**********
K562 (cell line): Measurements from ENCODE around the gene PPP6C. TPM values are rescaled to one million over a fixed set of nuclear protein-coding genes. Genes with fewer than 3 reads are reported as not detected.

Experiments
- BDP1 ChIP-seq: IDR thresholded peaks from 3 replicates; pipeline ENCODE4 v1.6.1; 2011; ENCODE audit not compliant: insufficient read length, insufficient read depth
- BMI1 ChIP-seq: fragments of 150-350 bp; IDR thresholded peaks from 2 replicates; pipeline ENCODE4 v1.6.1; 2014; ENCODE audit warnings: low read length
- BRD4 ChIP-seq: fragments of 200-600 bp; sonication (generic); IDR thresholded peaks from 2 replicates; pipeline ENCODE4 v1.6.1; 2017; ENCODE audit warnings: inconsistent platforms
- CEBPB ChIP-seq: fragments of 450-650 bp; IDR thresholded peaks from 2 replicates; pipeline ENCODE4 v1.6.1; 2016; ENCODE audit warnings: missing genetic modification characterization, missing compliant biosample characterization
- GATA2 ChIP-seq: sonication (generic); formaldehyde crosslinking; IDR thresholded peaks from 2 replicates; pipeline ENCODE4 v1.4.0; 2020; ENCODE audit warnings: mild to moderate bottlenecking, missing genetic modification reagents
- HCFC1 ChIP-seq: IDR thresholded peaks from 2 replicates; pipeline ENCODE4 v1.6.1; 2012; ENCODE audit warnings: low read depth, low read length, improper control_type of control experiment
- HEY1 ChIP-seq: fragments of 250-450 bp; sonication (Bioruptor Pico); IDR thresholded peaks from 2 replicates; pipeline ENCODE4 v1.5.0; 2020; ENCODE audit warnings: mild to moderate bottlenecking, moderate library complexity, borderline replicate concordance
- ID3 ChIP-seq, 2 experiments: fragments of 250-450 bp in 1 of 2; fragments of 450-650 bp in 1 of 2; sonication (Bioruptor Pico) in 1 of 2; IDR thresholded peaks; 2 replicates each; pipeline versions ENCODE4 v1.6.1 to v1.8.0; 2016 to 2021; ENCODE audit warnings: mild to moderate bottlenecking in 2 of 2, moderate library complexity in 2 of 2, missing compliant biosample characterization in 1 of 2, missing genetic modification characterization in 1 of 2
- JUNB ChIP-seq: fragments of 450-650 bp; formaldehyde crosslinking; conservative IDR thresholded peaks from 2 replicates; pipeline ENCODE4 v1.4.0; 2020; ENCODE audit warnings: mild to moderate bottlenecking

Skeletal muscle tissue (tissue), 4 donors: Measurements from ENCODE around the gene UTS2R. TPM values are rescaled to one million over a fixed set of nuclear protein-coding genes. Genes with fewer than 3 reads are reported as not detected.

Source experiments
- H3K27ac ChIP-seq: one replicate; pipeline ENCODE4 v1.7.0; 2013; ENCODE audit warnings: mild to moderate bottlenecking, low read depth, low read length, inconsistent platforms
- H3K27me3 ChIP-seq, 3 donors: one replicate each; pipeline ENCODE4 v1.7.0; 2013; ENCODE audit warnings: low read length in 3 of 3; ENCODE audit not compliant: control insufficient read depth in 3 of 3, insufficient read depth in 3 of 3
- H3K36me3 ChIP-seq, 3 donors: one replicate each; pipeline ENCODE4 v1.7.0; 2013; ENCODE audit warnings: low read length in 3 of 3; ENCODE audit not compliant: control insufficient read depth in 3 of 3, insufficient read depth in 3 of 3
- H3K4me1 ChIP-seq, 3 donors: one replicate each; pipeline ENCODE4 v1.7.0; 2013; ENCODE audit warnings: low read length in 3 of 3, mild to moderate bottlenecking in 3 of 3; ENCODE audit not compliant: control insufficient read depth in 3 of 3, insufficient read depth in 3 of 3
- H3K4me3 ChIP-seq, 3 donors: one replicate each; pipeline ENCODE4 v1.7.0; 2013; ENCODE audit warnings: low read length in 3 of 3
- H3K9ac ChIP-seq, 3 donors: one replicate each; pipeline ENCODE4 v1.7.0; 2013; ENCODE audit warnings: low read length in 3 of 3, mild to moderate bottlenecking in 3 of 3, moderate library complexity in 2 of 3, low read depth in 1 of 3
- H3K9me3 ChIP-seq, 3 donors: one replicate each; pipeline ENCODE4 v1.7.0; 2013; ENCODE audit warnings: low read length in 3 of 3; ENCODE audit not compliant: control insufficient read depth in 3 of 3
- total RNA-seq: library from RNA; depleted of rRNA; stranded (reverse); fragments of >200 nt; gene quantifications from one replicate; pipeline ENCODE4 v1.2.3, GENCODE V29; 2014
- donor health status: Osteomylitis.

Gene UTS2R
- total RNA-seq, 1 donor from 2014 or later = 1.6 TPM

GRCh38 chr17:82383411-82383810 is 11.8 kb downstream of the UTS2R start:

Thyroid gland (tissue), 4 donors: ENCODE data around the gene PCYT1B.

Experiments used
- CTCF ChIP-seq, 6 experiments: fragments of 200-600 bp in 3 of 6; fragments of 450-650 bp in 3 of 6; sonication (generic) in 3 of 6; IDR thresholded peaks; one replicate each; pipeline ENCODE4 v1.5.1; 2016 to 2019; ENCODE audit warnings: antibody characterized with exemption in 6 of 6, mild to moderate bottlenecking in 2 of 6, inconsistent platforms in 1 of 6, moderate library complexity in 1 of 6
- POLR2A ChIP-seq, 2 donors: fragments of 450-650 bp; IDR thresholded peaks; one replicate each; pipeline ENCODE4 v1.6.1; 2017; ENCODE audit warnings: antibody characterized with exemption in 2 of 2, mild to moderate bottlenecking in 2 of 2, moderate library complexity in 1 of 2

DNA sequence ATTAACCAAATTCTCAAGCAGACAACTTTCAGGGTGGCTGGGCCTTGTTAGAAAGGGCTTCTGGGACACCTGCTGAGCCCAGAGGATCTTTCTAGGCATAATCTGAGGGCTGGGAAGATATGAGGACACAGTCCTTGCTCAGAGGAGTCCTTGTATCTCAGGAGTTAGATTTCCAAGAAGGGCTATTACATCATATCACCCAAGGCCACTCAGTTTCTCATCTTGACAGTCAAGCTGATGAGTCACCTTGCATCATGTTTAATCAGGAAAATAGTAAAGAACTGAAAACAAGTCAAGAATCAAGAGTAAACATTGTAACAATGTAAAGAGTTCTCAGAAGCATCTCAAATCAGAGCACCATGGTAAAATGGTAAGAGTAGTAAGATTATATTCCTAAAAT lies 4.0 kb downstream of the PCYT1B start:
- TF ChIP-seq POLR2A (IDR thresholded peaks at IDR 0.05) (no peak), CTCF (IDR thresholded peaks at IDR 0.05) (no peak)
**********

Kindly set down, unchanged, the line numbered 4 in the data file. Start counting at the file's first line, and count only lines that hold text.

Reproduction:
- BMI1 ChIP-seq: fragments of 150-350 bp; IDR thresholded peaks from 2 replicates; pipeline ENCODE4 v1.6.1; 2014; ENCODE audit warnings: low read length